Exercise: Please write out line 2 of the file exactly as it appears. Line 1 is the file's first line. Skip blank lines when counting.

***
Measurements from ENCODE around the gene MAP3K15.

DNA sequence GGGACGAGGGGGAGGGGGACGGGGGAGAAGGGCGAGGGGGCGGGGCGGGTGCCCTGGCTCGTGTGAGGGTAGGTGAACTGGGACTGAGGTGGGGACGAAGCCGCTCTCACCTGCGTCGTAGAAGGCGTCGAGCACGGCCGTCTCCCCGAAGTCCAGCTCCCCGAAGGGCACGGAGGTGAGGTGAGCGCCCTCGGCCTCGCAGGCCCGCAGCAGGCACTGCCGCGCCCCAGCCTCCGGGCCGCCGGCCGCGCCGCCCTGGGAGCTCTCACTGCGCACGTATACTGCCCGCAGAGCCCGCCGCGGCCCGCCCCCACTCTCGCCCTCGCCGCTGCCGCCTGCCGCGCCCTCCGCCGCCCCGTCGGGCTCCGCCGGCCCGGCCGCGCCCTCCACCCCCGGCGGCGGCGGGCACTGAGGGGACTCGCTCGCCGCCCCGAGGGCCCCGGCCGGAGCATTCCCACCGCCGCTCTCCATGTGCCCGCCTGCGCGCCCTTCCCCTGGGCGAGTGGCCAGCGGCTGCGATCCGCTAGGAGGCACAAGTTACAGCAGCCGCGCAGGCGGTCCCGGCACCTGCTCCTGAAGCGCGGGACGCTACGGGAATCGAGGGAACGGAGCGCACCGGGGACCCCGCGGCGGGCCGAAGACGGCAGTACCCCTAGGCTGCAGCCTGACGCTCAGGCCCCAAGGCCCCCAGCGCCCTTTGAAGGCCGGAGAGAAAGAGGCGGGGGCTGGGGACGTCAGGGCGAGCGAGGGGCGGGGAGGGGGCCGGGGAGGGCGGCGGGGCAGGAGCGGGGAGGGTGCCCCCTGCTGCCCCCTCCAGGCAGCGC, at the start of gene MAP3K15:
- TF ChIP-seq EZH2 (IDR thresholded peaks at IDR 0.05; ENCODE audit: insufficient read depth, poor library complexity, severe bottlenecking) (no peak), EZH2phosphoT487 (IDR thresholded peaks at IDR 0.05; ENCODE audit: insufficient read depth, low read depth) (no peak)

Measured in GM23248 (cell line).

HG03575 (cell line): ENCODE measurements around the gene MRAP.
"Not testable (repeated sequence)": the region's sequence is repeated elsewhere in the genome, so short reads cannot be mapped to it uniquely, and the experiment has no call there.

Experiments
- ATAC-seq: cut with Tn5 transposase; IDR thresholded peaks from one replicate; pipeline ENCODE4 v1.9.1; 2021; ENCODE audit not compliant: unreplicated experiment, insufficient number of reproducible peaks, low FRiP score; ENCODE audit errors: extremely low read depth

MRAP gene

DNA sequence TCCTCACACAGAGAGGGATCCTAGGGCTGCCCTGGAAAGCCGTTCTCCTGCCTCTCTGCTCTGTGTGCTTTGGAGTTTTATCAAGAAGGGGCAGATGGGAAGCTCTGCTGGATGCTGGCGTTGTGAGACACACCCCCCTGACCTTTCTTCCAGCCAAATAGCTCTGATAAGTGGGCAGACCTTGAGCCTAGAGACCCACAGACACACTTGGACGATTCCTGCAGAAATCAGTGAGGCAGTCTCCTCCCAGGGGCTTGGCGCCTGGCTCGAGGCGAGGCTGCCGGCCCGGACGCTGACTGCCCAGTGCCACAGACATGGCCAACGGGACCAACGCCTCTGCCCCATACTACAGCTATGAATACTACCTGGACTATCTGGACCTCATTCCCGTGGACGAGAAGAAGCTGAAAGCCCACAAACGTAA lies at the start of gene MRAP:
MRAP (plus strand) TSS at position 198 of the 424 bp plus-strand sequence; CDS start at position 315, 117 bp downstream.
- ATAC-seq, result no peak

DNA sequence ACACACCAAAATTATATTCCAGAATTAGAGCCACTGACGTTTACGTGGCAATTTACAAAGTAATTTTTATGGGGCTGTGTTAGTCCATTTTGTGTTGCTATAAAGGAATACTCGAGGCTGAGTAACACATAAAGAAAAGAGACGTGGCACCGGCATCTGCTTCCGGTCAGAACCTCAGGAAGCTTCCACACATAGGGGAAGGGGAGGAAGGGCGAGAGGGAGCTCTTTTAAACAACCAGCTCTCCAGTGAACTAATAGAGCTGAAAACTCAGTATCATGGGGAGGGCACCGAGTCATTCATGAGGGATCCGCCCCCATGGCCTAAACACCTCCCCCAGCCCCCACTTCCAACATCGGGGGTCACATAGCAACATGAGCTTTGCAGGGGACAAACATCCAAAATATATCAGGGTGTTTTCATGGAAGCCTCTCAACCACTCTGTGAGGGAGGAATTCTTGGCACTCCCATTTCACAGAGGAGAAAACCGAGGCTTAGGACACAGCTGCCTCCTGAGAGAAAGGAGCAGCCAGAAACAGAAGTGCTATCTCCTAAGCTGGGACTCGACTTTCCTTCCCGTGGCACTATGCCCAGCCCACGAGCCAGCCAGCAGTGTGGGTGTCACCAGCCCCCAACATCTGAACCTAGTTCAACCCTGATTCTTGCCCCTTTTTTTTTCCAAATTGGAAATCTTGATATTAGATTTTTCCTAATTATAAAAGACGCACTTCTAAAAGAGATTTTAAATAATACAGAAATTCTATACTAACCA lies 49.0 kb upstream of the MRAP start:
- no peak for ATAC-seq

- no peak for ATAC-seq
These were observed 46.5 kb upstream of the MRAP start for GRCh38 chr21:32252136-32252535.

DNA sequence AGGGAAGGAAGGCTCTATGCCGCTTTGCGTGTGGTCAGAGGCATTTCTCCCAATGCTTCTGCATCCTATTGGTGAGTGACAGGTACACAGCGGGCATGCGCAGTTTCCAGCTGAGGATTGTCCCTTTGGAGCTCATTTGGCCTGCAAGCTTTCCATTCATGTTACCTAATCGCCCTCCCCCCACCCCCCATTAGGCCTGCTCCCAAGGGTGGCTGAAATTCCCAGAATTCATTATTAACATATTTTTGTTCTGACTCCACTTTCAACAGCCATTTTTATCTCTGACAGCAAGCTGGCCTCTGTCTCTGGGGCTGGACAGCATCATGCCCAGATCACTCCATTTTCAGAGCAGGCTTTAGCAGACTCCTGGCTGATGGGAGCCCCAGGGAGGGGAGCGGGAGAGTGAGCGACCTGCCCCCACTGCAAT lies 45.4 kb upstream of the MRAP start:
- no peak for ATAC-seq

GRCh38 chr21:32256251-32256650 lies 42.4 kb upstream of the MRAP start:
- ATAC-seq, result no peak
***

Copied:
DNA sequence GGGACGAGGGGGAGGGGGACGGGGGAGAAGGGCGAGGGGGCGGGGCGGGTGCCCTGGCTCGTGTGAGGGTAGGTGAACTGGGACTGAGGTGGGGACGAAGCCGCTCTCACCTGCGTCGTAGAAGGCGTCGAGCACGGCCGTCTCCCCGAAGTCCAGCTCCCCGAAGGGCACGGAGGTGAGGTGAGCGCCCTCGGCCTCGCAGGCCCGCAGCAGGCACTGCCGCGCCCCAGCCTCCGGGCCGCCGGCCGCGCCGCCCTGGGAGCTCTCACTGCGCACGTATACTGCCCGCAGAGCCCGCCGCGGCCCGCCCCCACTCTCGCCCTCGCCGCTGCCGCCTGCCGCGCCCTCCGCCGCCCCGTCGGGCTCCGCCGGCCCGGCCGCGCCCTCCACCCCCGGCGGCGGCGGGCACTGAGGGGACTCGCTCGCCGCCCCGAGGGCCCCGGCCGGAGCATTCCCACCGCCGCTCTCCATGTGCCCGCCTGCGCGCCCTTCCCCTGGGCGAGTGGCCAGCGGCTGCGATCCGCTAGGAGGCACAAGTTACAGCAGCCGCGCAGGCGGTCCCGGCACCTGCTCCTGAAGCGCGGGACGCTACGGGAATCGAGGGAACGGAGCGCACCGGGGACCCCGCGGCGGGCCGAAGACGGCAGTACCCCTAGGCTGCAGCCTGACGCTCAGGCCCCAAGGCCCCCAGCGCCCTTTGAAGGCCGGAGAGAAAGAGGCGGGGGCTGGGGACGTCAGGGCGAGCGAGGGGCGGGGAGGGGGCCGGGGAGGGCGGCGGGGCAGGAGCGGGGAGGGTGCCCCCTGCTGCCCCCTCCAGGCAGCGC, at the start of gene MAP3K15: